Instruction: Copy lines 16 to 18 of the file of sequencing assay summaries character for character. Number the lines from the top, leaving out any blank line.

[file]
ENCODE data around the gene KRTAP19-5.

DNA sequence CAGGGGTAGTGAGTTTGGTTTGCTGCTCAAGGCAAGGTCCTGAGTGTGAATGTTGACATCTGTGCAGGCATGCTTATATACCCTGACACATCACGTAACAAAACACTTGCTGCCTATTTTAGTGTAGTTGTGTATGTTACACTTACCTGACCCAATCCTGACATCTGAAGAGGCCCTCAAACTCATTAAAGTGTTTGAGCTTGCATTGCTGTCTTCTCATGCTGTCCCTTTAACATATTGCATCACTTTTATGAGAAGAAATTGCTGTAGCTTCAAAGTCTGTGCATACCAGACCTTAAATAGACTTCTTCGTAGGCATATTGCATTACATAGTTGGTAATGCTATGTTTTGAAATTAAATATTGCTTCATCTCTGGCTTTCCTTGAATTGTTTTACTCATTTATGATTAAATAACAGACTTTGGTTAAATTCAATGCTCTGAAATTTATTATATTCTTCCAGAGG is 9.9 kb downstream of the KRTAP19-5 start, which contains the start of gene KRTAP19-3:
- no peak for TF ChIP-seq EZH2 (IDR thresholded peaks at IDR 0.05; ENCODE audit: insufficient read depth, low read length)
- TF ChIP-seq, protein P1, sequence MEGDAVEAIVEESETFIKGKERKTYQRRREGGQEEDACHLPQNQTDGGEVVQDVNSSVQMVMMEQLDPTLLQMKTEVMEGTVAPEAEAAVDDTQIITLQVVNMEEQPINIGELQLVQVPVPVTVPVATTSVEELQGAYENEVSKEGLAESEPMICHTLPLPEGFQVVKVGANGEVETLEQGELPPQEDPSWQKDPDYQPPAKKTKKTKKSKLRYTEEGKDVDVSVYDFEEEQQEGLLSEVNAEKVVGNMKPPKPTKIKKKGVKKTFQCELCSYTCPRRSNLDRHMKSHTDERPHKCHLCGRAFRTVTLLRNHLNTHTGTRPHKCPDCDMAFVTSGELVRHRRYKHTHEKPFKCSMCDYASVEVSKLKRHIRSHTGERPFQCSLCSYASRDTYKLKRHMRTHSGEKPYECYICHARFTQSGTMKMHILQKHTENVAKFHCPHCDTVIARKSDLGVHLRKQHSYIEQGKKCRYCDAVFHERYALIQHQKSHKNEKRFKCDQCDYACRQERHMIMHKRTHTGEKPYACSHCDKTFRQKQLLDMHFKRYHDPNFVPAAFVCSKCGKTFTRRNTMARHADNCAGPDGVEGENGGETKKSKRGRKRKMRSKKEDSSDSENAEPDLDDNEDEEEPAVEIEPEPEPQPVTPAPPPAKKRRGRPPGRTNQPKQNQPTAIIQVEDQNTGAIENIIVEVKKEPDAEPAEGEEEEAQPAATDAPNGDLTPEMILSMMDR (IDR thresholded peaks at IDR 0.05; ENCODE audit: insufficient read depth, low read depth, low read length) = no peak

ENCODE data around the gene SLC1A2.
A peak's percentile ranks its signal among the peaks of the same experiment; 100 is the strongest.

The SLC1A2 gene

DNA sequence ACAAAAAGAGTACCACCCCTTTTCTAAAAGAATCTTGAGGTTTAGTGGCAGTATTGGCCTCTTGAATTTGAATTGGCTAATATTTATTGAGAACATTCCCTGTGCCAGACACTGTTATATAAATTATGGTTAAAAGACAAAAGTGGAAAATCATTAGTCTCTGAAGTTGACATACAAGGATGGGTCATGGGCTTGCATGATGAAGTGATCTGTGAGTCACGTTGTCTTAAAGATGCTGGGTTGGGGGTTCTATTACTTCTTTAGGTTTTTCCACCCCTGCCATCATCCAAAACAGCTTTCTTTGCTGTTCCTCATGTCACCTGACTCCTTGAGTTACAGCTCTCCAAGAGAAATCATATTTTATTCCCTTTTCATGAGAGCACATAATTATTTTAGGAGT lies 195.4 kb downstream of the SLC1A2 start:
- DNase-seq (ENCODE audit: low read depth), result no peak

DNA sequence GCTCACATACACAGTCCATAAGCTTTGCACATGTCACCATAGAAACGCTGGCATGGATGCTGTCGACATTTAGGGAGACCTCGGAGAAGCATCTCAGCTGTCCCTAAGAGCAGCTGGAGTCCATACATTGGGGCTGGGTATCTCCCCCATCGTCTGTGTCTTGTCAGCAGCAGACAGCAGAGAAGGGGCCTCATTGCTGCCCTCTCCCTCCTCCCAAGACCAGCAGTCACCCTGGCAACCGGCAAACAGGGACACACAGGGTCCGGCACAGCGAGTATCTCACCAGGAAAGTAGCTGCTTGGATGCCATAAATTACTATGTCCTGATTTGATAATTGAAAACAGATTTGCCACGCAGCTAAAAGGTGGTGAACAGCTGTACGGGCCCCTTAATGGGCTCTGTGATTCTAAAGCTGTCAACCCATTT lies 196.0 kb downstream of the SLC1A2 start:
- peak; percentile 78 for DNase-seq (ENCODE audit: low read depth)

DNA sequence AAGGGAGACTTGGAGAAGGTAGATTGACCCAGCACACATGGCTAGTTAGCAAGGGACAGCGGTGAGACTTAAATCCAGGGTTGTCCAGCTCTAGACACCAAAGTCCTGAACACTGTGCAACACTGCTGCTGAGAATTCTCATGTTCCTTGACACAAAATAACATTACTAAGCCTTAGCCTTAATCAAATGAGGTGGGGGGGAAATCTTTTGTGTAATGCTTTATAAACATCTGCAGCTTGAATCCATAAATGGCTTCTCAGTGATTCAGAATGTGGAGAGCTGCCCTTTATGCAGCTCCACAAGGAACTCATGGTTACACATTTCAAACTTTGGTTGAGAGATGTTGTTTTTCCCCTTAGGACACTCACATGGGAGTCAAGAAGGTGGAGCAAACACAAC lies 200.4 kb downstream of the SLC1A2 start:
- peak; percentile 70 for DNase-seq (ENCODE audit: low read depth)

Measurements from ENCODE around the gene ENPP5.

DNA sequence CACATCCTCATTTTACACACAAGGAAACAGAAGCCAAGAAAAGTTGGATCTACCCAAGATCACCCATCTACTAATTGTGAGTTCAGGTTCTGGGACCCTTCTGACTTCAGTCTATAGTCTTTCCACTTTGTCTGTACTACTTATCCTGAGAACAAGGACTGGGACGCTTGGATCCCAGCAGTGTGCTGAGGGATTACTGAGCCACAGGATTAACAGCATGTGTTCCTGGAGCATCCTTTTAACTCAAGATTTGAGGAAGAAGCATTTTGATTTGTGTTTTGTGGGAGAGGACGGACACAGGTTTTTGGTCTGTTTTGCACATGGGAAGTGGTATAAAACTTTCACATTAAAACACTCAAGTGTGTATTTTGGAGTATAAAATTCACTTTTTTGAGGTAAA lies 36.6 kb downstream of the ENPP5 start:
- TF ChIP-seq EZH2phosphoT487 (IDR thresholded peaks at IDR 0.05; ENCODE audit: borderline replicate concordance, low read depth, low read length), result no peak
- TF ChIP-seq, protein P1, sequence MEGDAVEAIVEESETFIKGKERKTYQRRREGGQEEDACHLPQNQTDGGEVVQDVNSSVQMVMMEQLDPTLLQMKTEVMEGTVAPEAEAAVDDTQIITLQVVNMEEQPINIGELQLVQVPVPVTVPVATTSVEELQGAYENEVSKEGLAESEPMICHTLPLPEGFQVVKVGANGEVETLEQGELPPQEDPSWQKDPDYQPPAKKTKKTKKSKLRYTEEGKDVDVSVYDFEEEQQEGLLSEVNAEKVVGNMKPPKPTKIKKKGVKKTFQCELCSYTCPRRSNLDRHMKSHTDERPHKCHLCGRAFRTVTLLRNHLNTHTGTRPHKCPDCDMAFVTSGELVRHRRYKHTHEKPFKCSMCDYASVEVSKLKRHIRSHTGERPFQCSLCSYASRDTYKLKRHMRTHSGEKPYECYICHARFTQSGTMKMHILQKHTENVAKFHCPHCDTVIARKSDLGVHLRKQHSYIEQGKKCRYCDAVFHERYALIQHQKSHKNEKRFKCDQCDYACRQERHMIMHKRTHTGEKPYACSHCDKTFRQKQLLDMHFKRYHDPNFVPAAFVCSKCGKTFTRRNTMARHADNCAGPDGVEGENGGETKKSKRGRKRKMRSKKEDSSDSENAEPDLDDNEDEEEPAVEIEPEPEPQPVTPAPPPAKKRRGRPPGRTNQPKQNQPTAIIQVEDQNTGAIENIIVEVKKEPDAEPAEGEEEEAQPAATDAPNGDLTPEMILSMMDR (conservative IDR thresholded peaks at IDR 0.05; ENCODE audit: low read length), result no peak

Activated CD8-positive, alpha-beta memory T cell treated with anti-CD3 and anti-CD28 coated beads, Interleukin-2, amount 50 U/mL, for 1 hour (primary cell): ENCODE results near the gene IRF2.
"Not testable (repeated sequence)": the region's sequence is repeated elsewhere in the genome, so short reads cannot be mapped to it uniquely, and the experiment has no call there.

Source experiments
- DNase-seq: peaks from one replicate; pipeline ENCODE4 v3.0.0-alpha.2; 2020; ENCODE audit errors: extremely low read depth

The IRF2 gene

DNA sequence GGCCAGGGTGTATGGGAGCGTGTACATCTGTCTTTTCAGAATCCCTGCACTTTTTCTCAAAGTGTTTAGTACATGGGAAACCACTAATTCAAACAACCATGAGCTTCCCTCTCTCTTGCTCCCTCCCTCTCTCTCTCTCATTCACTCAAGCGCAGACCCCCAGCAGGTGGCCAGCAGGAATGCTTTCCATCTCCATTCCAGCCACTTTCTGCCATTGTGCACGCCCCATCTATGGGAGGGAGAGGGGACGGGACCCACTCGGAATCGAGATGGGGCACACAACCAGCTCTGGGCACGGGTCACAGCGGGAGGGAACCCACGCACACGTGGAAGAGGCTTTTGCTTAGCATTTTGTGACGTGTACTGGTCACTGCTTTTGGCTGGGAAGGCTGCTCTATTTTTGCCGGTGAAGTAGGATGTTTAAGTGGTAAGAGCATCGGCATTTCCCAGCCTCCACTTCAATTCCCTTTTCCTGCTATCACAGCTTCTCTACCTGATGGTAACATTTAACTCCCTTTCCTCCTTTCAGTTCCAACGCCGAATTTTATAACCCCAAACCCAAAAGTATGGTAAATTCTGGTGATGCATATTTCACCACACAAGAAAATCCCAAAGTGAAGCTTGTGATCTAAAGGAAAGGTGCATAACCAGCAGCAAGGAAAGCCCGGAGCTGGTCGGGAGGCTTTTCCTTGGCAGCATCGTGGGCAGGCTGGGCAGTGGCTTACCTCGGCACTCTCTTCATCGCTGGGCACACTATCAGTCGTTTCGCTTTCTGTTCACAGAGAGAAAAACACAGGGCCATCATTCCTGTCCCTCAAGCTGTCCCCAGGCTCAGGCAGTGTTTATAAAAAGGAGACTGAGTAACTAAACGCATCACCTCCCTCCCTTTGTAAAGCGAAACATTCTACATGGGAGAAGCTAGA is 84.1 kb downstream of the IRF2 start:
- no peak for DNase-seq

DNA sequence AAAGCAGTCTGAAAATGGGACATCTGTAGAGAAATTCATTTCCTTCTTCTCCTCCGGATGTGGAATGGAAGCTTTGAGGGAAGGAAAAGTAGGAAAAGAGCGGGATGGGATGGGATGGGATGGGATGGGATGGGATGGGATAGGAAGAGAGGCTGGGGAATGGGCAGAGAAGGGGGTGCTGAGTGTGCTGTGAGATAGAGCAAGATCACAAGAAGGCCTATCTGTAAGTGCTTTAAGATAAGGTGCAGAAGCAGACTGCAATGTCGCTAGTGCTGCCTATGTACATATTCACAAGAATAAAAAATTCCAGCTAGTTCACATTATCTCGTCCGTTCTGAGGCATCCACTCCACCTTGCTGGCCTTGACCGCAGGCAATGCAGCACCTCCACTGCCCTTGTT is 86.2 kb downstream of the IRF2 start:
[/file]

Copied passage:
- TF ChIP-seq EZH2phosphoT487 (IDR thresholded peaks at IDR 0.05; ENCODE audit: borderline replicate concordance, low read depth, low read length), result no peak
- TF ChIP-seq, protein P1, sequence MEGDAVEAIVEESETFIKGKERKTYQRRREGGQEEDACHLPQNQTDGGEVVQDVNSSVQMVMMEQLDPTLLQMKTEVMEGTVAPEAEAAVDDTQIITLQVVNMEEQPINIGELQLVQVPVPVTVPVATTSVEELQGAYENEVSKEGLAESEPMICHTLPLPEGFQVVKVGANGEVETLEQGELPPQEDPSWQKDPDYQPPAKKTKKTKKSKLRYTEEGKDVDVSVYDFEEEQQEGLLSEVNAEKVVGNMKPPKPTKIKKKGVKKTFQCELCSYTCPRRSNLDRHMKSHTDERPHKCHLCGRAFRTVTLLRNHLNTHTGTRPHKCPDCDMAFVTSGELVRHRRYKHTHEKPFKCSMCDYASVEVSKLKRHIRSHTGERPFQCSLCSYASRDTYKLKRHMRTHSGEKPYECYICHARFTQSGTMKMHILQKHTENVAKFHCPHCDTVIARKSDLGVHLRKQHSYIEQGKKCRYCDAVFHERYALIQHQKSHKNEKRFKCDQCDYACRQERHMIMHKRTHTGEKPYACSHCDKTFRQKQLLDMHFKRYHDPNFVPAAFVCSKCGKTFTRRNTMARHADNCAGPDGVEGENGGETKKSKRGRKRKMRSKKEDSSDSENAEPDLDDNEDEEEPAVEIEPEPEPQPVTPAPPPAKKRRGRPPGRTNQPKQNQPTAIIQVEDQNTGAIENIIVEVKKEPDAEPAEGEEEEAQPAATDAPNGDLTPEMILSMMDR (conservative IDR thresholded peaks at IDR 0.05; ENCODE audit: low read length), result no peak

Activated CD8-positive, alpha-beta memory T cell treated with anti-CD3 and anti-CD28 coated beads, Interleukin-2, amount 50 U/mL, for 1 hour (primary cell): ENCODE results near the gene IRF2.